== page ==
Daf Yomi Chagigah 26
In the land of Canaan, there was once a harlot called Rahab. She was a kind lady who had tragically fallen into a life of sin as she struggled to make ends meet. Like many houses of ill-repute, her home masqueraded as a budget hotel. And so one day, she had the good fortune of hosting two very important guests.
Phineas and Caleb had been chosen by Joshua to scout out the country prior to the entry of the Children of Israel. Staying at her inn, each day they would wander about, gathering intel. One day, the king found out about her guests and their mission and sought to kill them. Rahab decided to risk her own life and hid them, lying to the officers who came looking for them.
Before bidding them farewell, she made them promise that upon their reentry into the land, they would guarantee the protection and security of Rahab and her family. Rahab eventually converted to Judaism, married the leader of our people, Joshua, and from that union descended eight prophets – Neriah, Baruch, Seraiah, Mahseiah, Jeremiah, Hilkiah, Hanamel, and Shalum.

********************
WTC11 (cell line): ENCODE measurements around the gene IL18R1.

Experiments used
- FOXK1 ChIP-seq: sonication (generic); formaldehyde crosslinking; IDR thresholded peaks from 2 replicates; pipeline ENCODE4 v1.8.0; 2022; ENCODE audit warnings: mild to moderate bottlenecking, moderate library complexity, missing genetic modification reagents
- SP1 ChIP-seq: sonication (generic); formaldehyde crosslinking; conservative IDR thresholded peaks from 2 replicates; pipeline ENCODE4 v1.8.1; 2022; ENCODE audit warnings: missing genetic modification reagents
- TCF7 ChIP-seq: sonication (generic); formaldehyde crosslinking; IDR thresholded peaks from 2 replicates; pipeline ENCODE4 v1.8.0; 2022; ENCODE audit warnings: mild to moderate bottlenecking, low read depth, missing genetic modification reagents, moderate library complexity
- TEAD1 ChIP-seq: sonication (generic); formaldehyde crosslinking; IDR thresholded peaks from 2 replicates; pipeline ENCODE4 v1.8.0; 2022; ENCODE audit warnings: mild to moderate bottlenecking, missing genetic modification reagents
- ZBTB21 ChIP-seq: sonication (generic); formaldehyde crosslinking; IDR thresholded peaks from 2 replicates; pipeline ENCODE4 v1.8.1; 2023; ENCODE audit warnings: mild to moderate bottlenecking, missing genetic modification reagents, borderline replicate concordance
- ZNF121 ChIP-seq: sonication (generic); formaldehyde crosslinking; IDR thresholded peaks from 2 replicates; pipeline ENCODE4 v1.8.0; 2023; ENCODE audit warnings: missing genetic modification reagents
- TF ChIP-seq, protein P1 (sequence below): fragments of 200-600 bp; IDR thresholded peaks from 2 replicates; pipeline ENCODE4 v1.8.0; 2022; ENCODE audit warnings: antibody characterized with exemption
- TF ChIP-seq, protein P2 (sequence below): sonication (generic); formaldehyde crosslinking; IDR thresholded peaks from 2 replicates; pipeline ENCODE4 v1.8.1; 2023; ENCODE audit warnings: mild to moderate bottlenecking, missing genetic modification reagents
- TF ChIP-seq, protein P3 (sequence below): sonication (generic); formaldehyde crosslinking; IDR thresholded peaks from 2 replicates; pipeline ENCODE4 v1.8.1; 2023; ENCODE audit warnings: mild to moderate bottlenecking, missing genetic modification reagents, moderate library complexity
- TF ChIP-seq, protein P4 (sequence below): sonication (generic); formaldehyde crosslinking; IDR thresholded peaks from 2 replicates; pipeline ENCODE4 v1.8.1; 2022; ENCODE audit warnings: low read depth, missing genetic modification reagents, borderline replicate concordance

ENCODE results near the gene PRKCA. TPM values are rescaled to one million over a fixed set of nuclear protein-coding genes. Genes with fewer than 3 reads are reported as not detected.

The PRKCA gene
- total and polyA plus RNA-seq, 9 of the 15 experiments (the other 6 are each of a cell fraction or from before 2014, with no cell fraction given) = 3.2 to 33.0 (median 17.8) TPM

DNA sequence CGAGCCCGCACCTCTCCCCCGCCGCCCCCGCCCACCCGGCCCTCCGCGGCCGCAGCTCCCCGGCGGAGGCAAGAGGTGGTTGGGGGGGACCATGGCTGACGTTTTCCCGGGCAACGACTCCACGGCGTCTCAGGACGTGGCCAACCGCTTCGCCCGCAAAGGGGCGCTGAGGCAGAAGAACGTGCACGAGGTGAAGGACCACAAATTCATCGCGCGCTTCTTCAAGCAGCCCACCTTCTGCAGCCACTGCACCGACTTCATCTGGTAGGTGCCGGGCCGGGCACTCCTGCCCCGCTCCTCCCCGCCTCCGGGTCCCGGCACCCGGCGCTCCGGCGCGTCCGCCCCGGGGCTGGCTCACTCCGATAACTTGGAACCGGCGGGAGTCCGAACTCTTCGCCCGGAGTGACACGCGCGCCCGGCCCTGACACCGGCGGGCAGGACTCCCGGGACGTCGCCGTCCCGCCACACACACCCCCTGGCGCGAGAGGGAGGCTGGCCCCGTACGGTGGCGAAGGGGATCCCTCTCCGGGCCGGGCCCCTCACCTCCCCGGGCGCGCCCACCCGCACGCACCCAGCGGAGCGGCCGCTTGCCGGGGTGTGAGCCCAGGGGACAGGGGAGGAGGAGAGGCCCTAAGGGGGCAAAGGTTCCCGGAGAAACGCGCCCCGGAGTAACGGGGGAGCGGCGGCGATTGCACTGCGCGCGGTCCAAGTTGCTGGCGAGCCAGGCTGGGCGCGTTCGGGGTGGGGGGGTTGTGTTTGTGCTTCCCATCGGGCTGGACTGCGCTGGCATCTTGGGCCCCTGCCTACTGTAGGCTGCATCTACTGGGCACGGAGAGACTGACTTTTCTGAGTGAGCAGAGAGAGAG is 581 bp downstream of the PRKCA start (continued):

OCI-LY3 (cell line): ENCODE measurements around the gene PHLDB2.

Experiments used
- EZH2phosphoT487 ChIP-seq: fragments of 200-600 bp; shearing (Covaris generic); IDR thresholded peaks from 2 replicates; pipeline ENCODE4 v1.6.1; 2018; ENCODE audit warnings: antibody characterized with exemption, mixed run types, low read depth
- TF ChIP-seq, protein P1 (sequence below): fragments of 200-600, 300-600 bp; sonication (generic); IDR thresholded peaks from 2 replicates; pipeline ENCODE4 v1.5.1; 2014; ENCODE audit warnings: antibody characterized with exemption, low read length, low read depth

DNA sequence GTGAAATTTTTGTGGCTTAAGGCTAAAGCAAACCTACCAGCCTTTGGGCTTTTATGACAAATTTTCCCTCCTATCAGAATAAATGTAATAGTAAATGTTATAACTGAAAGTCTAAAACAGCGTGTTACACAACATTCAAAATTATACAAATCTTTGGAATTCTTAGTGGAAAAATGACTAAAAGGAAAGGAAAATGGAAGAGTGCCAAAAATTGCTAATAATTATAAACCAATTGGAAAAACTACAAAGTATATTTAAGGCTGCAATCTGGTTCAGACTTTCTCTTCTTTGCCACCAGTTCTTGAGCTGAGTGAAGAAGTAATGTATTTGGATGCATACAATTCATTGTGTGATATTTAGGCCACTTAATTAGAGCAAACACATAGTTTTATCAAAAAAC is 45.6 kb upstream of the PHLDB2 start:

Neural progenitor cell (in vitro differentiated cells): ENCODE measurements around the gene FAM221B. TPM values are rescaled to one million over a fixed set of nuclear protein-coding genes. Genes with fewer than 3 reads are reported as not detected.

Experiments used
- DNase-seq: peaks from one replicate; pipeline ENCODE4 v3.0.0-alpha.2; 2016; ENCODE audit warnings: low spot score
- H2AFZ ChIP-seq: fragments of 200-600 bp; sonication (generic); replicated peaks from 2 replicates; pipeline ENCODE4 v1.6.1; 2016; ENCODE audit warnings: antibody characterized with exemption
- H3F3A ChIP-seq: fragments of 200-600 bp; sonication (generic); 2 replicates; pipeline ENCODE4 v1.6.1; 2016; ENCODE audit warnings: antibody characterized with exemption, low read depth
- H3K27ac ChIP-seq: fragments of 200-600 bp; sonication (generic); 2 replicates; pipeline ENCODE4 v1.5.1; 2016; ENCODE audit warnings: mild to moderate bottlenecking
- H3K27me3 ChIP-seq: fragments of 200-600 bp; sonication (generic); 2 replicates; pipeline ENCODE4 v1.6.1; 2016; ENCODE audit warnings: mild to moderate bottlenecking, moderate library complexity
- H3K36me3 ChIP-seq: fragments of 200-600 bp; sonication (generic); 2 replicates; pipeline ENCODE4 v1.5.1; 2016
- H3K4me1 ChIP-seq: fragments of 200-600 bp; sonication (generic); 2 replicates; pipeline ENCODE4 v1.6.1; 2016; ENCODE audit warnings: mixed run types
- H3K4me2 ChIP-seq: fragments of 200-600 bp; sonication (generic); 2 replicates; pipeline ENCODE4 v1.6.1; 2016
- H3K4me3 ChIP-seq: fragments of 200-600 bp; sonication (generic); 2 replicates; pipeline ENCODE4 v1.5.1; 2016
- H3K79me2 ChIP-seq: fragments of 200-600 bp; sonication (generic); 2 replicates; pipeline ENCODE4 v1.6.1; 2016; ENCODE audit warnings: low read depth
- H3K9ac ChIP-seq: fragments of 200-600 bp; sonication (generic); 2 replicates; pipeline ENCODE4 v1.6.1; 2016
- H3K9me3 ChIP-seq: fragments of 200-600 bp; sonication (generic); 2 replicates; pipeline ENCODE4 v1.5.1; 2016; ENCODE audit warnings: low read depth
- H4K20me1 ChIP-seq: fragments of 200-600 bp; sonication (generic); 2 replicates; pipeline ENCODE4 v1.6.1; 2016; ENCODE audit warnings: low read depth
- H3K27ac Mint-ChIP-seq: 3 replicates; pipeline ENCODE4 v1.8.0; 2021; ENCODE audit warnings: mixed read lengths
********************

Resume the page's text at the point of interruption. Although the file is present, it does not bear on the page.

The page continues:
The Mishnah states: Tax-collectors who entered a house and thieves who returned utensils are trusted to say, ‘We did not touch the inside of the vessels, thereby defiling them.’
Asks the Gemara: Elsewhere, the Mishnah teaches, “Thieves who entered a house, wherever they walked is considered impure.” Rashi explains: If where they walked is impure, how much more so the items they stole!
Rabbi Phineas, quoting Rava, answers: We are talking about a case where they repented. Rashi explains: They returned the stolen goods due to their repentance and therefore we trust that they would not lie.
How many of us would trust a thief, even a repented thief? Most people would consider him irredeemable. He would be branded for life.
Let’s say you’ve advertised a job opening. You receive an applicant who has just been released from prison. Would you consider him for the position? Or would you dismiss him out of hand? After all, who would trust an ex-con?
That’s not the Jewish way. Our Sages would even trust the testimony of thieves who had repented! Joshua, leader of Israel, was prepared to marry a former harlot when he saw how she had turned her life around!
Are you prepared to accept people as they are today? Or before trusting them and befriending them, do you feel the need to scrutinize their school truancy record from thirty years ago? We believe in teshuvah (repentance)! We all make mistakes. Everybody deserves a second chance. If Joshua could trust Rahab; if our Sages could trust petty thieves; then you can trust an individual who has turned their life around and begun to reconstruct their reputation.